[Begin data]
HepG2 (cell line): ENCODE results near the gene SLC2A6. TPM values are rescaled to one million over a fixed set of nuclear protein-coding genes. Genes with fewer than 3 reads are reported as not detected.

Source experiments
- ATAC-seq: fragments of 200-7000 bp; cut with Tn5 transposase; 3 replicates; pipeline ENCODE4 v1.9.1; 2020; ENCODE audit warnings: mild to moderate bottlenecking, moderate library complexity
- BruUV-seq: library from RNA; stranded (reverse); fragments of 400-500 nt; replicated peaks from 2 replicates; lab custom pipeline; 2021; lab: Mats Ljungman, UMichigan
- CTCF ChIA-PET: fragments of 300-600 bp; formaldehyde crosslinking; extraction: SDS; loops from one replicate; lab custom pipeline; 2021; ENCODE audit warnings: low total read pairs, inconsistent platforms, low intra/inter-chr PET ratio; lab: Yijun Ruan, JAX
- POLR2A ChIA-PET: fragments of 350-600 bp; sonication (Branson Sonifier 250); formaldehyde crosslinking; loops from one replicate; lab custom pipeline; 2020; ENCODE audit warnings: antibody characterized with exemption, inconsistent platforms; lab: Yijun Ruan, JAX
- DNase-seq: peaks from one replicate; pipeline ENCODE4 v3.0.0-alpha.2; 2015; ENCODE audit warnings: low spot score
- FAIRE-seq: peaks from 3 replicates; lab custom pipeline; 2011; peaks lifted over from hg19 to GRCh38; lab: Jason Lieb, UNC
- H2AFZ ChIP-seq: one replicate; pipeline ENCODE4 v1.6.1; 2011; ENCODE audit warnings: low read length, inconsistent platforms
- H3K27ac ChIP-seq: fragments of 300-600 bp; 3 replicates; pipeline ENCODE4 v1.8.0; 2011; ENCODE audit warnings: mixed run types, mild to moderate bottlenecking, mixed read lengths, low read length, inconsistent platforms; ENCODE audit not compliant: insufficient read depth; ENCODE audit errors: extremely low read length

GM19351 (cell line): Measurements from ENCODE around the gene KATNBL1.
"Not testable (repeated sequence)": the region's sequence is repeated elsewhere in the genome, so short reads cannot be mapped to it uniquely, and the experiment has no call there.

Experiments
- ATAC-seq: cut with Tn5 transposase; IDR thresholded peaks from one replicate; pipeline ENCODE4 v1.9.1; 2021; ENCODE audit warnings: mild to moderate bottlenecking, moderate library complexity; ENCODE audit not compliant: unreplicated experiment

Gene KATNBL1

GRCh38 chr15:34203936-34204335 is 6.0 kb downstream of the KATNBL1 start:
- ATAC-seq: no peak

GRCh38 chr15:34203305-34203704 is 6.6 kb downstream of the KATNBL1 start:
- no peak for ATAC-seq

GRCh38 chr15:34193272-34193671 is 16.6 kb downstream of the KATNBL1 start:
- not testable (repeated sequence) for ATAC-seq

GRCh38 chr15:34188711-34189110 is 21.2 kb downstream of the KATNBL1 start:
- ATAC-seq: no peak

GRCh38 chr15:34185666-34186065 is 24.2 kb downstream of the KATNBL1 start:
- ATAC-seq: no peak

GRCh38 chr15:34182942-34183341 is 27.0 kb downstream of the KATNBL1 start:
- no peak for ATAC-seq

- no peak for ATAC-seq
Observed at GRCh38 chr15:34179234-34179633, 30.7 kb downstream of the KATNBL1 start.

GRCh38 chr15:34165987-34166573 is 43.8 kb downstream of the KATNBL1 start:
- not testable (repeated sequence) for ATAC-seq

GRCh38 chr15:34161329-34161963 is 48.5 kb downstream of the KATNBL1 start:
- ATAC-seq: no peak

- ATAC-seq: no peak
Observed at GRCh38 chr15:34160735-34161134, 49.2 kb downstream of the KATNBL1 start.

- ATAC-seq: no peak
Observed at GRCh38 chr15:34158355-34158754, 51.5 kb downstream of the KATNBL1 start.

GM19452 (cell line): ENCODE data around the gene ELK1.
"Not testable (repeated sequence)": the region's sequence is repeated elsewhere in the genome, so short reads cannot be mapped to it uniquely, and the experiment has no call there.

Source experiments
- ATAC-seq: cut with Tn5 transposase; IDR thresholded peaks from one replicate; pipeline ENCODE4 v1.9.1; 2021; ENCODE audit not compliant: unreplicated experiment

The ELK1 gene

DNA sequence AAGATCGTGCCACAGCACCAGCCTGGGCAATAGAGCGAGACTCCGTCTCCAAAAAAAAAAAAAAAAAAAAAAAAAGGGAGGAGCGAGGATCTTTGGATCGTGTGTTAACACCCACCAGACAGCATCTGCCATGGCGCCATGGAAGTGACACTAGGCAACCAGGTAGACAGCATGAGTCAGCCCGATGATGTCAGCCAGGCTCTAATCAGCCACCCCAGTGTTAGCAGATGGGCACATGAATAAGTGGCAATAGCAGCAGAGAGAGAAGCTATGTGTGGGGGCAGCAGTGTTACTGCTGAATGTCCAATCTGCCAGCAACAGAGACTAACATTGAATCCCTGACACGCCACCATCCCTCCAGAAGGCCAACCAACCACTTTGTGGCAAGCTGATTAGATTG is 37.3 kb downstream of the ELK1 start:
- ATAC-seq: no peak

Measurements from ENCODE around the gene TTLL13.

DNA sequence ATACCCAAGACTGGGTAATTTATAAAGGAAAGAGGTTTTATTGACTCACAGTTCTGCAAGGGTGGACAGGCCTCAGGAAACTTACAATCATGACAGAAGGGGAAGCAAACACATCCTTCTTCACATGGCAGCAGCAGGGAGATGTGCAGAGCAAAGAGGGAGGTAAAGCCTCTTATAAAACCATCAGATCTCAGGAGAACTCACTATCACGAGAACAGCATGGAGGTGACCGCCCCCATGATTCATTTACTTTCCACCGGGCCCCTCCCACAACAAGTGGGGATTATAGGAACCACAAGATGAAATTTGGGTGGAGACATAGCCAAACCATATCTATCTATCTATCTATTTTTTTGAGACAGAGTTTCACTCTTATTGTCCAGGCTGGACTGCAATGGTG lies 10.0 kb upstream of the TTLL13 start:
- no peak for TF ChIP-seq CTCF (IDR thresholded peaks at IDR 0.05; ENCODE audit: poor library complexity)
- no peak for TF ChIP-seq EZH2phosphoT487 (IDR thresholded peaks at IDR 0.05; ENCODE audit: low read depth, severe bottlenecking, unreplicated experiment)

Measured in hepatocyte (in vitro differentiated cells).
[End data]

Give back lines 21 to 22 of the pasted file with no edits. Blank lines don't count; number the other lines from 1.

- not testable (repeated sequence) for ATAC-seq

GRCh38 chr15:34188711-34189110 is 21.2 kb downstream of the KATNBL1 start: